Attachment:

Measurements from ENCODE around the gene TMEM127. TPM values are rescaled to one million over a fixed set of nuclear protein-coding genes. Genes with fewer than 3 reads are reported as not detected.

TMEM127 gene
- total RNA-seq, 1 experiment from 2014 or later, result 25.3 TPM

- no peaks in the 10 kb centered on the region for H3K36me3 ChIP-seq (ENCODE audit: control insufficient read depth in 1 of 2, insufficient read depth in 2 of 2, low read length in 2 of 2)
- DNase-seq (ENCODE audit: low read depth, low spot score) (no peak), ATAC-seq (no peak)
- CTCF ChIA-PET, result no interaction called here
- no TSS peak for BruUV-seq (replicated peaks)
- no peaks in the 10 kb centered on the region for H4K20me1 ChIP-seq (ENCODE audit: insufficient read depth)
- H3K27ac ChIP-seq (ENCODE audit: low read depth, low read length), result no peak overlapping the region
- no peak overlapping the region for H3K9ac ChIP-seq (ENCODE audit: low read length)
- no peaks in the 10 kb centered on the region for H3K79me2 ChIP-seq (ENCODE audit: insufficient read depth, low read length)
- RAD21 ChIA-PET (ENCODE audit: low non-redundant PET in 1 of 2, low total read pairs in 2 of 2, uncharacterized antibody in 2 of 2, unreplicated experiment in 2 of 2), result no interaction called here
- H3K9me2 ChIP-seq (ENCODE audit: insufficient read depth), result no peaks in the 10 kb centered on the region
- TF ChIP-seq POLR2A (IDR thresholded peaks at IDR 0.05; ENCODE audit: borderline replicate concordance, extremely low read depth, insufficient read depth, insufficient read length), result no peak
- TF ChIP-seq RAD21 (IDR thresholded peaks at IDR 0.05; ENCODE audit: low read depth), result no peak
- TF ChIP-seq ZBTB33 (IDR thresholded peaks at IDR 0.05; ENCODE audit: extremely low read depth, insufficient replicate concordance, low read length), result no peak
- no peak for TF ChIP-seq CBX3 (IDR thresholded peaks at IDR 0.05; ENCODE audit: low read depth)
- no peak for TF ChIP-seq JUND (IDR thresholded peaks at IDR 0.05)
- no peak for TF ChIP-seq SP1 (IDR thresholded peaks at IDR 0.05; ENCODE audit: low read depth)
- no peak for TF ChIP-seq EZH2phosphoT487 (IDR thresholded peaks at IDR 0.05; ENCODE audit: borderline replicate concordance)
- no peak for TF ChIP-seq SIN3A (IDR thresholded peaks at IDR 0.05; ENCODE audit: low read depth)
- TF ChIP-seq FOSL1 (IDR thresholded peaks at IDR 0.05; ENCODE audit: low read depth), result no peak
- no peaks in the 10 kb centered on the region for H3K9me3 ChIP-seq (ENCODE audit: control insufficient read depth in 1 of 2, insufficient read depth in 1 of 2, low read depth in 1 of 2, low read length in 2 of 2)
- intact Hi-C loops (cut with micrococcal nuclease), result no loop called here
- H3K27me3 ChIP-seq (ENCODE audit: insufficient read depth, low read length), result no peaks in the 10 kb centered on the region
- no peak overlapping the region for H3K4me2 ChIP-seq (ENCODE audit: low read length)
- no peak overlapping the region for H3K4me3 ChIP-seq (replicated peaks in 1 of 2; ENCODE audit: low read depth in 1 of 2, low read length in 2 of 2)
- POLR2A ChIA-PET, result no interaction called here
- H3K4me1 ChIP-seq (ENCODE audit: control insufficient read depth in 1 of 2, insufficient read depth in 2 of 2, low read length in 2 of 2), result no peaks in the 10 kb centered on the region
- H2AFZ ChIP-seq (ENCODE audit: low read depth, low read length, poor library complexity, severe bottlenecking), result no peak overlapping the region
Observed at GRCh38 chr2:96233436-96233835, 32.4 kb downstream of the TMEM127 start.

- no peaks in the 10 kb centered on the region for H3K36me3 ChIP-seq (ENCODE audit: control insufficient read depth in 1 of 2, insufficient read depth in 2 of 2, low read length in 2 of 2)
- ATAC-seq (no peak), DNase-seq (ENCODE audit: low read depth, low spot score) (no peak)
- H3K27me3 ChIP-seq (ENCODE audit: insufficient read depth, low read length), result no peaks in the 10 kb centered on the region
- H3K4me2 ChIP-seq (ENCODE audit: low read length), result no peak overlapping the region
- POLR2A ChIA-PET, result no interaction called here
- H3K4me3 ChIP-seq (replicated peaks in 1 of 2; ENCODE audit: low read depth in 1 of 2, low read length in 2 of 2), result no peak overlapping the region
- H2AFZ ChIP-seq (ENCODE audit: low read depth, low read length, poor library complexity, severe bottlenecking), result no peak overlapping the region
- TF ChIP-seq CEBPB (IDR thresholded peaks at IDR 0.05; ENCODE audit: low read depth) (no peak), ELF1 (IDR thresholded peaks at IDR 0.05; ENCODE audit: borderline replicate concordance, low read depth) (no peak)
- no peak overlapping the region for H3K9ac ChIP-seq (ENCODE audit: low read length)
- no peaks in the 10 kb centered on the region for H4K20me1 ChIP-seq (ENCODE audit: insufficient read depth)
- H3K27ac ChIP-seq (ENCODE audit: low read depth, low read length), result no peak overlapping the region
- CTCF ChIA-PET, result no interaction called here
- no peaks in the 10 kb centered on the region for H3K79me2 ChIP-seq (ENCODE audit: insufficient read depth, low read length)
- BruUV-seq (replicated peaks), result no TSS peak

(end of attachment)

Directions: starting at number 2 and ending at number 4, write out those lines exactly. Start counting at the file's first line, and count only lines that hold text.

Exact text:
TMEM127 gene
- total RNA-seq, 1 experiment from 2014 or later, result 25.3 TPM

- no peaks in the 10 kb centered on the region for H3K36me3 ChIP-seq (ENCODE audit: control insufficient read depth in 1 of 2, insufficient read depth in 2 of 2, low read length in 2 of 2)